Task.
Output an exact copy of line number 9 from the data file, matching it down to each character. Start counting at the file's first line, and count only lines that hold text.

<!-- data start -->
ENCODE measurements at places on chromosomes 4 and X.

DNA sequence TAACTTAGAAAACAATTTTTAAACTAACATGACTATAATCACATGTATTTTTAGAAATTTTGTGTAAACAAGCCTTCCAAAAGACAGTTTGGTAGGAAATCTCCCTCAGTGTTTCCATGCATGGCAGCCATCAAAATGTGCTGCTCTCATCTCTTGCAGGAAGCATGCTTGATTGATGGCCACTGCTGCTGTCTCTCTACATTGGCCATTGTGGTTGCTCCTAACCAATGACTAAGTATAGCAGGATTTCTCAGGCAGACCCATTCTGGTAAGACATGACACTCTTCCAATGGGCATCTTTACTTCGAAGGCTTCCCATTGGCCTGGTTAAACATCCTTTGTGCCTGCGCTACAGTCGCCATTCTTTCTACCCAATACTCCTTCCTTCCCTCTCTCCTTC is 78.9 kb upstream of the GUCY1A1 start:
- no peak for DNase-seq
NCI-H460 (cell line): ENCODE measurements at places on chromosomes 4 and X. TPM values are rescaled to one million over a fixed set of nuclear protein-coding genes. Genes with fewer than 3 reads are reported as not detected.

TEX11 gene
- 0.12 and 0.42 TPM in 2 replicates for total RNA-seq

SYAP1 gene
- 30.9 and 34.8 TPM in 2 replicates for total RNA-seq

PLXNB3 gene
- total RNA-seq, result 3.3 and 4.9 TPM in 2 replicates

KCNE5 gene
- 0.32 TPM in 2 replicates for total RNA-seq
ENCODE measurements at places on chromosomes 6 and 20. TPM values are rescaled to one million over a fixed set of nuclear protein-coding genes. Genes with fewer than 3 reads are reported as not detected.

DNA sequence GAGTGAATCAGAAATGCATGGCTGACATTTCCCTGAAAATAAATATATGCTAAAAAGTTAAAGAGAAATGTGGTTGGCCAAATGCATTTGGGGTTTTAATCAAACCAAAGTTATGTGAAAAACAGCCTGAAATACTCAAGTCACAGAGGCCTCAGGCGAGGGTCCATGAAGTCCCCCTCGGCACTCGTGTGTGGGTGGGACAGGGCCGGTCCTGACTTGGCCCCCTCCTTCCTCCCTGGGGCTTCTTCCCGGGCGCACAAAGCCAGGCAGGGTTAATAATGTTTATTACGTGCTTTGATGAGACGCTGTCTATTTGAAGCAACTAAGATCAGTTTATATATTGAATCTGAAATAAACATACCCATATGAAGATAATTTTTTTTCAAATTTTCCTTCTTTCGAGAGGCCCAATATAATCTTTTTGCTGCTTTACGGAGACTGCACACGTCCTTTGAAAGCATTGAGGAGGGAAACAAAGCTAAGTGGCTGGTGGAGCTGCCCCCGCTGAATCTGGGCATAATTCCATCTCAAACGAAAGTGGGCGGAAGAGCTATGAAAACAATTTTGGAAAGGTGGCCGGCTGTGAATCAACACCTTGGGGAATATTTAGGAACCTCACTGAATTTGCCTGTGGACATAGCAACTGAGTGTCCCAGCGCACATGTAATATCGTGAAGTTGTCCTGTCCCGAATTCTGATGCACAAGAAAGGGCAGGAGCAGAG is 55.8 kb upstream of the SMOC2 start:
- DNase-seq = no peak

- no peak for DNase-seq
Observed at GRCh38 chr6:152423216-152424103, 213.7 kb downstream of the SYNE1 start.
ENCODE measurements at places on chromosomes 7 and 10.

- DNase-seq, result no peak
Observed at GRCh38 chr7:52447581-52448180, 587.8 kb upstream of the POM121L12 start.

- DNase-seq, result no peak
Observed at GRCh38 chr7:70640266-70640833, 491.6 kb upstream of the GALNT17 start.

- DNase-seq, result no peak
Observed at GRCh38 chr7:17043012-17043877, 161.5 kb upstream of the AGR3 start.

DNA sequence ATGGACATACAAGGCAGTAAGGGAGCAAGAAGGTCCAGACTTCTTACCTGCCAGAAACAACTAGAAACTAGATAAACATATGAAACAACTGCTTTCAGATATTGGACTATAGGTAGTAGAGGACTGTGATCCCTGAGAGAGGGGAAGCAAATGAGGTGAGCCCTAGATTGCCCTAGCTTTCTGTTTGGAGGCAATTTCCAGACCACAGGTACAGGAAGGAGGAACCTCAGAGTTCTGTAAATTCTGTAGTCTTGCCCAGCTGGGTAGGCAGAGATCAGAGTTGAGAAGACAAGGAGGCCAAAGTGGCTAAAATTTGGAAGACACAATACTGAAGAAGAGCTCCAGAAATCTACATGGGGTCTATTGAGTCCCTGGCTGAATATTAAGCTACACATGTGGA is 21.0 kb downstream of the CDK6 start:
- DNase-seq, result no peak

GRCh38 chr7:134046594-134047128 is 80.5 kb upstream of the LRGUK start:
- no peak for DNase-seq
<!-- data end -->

PLXNB3 gene